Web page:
I’ve interviewed Sergio Di Zio twice and remember how keen he was to work with Follows on this production. She feels extremely fortunate and grateful to work with Tavaree Daniel-Simms and Jadyn Nasato. She calls it wonderful to be around young, emerging artists, not only because of their energy but also because, regarding Four Minutes, it’s vital to recognize there is a generational aspect to the play regarding the navigational change:

“There’s a good vibe. We’re a team. We gotta be there for each other. Tavaree and Jadyn are incredibly beautiful in spirit and also extremely talented young actors.”

What are some messages Megan hopes audiences will take away with them about ‘Four Minutes Twelve Seconds’?

She believes the play will raise more questions than there are answers, with a willingness for people to have a dialogue.

A couple of talkbacks have been scheduled for the production. If audiences want to attend one of those nights, check the schedule through the Studio 180 website.

Follows finds audience talkbacks post-performance beneficial. With a devil-may-care laugh, she honestly states she never knows how those who remain behind will respond when she participates in them. She senses that the talkback for ‘Four Minutes’ will probably delve into some good points.

As we began to wind down the conversation, I asked her what was some specific advice about the business that either her parents, Ted Follows and Dawn Greenhalgh, passed on to her or someone else did:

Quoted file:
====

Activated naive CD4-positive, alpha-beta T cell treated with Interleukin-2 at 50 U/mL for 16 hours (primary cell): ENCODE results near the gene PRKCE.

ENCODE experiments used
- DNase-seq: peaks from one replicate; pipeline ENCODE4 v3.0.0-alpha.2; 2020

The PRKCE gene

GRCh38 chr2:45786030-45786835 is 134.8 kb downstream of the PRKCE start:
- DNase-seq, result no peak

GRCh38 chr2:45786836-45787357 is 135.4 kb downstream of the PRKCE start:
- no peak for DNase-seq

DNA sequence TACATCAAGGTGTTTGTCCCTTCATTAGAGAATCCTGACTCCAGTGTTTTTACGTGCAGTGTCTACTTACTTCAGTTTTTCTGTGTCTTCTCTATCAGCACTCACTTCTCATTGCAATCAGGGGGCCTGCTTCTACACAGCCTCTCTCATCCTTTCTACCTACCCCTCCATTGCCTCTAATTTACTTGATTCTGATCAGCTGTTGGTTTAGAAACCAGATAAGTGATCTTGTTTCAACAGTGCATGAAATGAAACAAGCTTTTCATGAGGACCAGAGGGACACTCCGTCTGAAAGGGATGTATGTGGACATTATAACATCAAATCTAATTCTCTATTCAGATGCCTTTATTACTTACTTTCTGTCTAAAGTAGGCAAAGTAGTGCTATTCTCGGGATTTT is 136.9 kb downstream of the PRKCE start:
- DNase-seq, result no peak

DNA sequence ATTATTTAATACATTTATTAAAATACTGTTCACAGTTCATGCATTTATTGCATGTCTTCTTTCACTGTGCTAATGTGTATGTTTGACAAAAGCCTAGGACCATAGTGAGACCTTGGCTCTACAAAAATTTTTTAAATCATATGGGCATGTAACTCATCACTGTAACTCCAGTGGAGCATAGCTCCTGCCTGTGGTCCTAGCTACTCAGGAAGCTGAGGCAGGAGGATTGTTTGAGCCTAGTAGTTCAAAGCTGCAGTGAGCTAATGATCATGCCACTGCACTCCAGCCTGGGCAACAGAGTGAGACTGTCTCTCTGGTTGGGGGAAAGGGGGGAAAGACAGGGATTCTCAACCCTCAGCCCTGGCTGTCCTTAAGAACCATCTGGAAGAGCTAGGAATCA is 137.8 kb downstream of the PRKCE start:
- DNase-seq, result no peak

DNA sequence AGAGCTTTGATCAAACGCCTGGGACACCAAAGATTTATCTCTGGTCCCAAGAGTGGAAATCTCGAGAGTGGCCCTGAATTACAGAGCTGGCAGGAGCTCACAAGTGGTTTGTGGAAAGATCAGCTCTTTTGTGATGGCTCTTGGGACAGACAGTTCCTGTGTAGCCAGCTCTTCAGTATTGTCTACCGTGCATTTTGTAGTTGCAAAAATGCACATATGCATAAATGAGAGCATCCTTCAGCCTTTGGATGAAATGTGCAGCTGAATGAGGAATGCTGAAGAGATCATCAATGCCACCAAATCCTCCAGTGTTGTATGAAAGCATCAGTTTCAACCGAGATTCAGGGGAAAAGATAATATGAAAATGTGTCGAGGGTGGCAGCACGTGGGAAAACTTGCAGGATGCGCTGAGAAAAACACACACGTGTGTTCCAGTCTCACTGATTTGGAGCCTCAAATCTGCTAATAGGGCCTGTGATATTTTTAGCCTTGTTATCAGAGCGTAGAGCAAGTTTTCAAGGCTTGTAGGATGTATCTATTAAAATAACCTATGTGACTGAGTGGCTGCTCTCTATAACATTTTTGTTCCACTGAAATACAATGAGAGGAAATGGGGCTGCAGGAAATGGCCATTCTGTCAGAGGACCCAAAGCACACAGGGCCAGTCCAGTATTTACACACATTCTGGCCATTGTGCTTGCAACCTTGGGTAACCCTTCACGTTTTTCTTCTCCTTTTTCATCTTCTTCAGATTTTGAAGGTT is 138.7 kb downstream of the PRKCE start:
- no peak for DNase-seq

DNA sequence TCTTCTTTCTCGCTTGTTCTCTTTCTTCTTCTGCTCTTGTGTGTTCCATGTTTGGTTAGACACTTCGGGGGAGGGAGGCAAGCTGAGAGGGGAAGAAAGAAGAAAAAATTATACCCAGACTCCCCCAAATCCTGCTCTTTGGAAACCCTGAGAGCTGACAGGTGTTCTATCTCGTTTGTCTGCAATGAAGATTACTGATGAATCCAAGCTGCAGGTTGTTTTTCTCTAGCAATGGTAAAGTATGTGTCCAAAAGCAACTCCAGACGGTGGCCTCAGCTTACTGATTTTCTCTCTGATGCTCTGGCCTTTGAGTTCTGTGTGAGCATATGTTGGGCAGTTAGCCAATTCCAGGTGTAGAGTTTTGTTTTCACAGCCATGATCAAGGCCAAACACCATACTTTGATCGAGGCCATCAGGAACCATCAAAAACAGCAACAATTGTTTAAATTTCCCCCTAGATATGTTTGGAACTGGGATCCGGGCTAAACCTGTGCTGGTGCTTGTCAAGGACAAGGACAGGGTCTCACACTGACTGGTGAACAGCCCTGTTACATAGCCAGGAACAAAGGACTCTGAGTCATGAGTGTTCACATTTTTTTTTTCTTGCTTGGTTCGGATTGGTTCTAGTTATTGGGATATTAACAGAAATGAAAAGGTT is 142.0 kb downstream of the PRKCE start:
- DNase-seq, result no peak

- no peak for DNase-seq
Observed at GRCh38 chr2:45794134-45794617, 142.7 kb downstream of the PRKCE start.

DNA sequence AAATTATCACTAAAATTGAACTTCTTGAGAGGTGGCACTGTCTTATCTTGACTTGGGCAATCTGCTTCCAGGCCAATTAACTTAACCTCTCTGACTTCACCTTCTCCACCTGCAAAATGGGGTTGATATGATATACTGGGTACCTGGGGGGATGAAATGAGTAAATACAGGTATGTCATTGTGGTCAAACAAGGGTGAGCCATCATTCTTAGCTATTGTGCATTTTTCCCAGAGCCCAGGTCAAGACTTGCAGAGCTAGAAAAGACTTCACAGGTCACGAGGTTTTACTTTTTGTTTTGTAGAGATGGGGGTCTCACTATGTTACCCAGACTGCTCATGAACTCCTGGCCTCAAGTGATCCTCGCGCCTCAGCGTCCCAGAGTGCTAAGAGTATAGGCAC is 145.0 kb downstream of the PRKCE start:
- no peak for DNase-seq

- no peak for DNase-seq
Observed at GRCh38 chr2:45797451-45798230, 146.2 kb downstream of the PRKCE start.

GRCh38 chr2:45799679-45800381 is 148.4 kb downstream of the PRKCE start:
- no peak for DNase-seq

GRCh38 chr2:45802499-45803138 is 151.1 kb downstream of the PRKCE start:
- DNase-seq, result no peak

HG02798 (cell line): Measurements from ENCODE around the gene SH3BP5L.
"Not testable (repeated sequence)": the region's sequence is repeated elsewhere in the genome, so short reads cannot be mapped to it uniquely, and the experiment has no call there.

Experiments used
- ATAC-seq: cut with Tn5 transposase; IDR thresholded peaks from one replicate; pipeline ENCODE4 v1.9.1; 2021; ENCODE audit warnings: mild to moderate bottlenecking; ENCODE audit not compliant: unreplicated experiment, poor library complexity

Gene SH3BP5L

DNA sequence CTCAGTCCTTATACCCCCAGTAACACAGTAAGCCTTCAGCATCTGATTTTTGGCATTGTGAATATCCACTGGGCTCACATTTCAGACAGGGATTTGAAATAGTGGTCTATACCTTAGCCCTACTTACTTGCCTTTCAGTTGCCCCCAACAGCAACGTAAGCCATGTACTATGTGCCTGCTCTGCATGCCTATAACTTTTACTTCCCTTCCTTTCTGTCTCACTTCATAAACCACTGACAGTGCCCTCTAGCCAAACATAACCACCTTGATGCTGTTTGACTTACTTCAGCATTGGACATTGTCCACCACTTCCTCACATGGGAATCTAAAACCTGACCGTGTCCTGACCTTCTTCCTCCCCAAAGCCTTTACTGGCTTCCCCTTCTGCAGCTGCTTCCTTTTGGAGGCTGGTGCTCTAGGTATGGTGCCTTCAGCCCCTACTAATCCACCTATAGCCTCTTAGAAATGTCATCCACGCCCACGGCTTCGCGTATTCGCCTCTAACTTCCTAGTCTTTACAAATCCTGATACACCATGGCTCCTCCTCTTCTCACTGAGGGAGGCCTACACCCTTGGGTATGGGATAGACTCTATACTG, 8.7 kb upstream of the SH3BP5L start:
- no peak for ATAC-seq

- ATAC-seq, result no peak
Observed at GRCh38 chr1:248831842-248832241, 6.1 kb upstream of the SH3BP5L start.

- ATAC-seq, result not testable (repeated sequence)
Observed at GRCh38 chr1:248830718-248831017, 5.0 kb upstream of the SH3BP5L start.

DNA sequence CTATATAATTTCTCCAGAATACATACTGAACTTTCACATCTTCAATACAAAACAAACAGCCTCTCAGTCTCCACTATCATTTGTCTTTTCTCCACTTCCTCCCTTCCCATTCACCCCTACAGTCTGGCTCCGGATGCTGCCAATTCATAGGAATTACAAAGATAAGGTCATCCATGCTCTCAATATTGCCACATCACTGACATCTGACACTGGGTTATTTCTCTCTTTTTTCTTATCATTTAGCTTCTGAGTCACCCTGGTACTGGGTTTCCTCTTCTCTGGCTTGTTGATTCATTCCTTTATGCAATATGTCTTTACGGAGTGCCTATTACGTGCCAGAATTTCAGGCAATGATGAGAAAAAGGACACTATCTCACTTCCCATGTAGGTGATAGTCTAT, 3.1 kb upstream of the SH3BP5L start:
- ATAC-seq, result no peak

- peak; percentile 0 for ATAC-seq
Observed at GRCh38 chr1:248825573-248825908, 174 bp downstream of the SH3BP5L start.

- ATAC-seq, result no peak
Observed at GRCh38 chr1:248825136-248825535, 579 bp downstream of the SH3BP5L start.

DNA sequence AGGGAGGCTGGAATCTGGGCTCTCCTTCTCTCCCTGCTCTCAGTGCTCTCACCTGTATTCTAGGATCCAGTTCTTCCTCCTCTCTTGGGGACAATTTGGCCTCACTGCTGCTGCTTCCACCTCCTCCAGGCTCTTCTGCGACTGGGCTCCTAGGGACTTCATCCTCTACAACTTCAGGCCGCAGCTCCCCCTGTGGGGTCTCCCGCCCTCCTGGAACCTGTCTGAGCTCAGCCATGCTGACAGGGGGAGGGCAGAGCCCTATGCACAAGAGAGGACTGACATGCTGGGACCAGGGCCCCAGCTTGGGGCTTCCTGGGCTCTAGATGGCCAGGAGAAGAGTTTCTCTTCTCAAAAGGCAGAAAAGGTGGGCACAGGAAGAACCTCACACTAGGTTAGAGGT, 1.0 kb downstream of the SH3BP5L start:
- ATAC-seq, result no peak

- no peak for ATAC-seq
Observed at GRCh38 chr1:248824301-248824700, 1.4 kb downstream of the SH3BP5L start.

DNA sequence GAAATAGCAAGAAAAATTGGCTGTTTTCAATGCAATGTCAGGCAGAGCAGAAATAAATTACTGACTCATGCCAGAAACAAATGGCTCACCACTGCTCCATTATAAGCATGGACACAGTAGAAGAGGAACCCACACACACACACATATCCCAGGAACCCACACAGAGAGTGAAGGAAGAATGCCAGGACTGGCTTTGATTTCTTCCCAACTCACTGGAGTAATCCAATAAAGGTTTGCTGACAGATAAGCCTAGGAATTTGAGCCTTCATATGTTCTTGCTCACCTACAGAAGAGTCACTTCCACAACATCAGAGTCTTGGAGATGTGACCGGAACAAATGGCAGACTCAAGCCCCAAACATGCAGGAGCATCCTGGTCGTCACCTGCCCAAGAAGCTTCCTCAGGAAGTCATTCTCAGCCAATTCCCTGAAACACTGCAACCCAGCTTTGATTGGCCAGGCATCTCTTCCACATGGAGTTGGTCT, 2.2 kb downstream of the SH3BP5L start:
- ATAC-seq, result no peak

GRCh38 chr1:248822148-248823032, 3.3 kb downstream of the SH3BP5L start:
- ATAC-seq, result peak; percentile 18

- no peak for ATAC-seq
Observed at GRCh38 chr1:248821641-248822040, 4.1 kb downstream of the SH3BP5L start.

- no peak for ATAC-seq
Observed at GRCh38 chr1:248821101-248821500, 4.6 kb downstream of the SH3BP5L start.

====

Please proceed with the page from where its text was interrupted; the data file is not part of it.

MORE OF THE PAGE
“It’s a marathon; it’s not a sprint…keep going…as a journey, there are many peaks and valleys.”

She has learned from her parents that they were in the industry for the long haul. You have to roll up your sleeves and get right into it. Her parents were in it for the love of it and truly for the love of theatre and storytelling:

“It feels like a privilege to be able to navigate complicated stories, issues and words and have a tangible, physical platform still to do that which is the theatre. There is a closeness of human interaction.”

Follows says the theatre and the industry may feel like a luxury, but she believes it is a necessity of exploration that is important. One has to be able to see himself/herself/themself(ves) in many things. There is no quick answer to something. The theatre, at its best, is that process of discovery:

“The theatre is a messy process in the best sense, meaning you have to have permission to be wrong and be brave. Being brave isn’t about posturing. It’s about going into the dark corners of things and examining them, recognizing a human ability that we all have.”

Megan says we live in a black-and-white, right-or-wrong world right now, a very polarized world. For her, the truth is never in the polar opposites. Often, it’s in the greys and intersections of things that are sometimes uncomfortable or the willingness not to be right.